A coming-of-age tale that is also about the impending loss of a parent, the engaging, unpretentious “Nena” gets a breakout performance from Abbey Hoes in the title role. Saskia Diesing’s first theatrical feature was an underdog winner of last year’s Golden Calf awards for best director and best actress in the Netherlands. It’s nearing the end of its festival run, but further offshore prospects are likely for this small-gauge but skillfully wrought drama, particularly in home formats.
It’s the summer of 1989, and though she lives with her Dutch mother, Martha (Monic Hendrickx), in a small town near the border, 16-year-old Nena (Hoes) focuses her primarily on her father. The marriage having apparently ended for reasons not fully clear — Martha appears to want nothing to do with her ex — Martin (Uwe Ochsenknecht) is alone. Or would be, if his degenerating physical condition (resembling if never specified as ALS) didn’t require assistance in nearly all things from both a genial paid caregiver, Theo (Fabian Jansen), and the religiously devout brother, Paul (Andre Jung), whom this bookish atheist has been forced to move in with.
Also a regular helpmate is the precociously mature Nena, although clearly it torments Martin to be dependent on anyone, particularly his own daughter. She doesn’t mind in the least, which is one reason why the eventual crux of Diesing and Esther Gerritsen’s astute screenplay becomes this only child’s very reluctant coming-to-terms with the fact that Dad needs her to sign off on his ending his unbearable existence. This is brought jarringly home midway through when Martin attempts to take his own life (not for the first time, it turns out), which Nena can at first only grasp as a bitter personal betrayal.
But even amid this turmoil, her teenage years check off some more ordinary milestones, most notably the acquiring of a first boyfriend, blue-haired punker Carlo (Gijs Blom, “Boys”), whom Nena meets when she makes the otherwise somewhat ill-judged decision to join an all-male baseball team. (Ill judged because she doesn’t seem to have any actual talent for the game.) Nor does the fact that Martin is eager to escape this mortal coil prevent him from exhibiting all the usual paternal grumpiness toward a daughter’s first beau.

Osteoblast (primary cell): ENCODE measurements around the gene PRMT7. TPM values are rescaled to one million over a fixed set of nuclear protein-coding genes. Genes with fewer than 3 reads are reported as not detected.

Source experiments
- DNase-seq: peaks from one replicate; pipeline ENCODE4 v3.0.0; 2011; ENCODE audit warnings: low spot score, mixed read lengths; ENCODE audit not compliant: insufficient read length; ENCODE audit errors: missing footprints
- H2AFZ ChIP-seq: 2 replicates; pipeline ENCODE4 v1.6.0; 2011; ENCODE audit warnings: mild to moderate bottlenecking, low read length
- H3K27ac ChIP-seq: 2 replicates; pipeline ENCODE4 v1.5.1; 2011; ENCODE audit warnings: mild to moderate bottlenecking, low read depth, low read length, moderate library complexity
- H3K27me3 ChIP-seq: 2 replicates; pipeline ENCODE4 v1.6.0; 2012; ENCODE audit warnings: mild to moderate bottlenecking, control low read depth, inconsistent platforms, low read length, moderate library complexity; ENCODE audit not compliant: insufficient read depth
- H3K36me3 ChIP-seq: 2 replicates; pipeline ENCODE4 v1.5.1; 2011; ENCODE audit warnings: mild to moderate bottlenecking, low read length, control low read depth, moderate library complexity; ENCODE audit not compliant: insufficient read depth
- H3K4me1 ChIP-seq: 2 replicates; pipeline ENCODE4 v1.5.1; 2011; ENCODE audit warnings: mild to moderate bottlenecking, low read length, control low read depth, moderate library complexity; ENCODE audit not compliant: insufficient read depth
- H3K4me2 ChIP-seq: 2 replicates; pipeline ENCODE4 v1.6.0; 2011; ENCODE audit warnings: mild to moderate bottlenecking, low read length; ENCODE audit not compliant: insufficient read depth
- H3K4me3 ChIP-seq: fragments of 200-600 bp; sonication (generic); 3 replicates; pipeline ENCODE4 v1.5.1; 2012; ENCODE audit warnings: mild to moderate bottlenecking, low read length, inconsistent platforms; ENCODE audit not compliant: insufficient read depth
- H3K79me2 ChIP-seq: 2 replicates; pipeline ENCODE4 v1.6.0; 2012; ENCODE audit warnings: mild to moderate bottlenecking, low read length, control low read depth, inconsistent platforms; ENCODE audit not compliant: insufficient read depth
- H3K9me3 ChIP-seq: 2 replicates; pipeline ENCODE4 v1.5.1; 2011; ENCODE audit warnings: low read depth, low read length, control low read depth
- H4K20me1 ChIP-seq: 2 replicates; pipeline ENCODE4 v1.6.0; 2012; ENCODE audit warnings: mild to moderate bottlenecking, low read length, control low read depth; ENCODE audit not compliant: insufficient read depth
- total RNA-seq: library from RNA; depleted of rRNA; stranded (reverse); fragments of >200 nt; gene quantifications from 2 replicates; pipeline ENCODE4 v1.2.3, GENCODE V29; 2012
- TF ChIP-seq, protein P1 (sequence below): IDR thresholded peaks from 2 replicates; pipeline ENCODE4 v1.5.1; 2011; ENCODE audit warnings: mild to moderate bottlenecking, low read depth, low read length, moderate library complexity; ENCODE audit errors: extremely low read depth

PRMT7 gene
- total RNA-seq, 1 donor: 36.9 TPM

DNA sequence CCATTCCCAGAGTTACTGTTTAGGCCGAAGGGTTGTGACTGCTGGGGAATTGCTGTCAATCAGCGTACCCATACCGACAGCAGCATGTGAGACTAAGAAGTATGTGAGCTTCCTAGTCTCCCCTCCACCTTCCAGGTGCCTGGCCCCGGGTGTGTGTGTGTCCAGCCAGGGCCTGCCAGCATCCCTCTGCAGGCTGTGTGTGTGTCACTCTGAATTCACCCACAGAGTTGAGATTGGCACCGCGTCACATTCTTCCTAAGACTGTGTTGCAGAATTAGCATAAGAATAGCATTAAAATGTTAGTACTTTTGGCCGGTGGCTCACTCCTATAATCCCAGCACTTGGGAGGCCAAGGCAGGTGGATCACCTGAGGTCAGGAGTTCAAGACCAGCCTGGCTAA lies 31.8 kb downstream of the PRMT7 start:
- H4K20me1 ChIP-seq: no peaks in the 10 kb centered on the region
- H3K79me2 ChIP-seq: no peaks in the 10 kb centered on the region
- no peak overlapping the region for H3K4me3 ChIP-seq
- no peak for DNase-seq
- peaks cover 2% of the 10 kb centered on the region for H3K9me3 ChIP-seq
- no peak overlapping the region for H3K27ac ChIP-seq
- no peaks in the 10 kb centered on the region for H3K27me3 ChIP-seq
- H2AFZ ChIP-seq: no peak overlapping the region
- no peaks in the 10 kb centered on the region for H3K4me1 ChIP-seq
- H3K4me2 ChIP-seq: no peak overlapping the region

“Nena” never loses its humor or resorts to sentimental melodrama even as its content inevitably grows more somber. (One clever tactic the scenarists use to maintain a deft tonal balance is having the leads constantly play either/or games, challenging each other to choose between options such as the eventually not-at-all-kidding suicide methods “gun or train?”) The incisive writing, astute pacing and polished but unshowy design contributions all elevate the film well above “Afterschool Special” tearjerking.
But the biggest plus by far is the titular turn by Hoes; her looks here are perfectly perched between guileless adolescence and adult beauty, as is her characterization, which makes Nena credibly wise beyond her years, yet prey to all their standard growing pains. She’s got the kind of winning, poised natural presence that made Winona Ryder’s breakout in “Lucas” seem so refreshing three decades ago — though at age 20, Hoes is already a Dutch tube and screen vet. Her chemistry with the appealing Blom is ideal, while German co-star Ochsenknecht is excellent in his emotionally charged, physically restrictive role.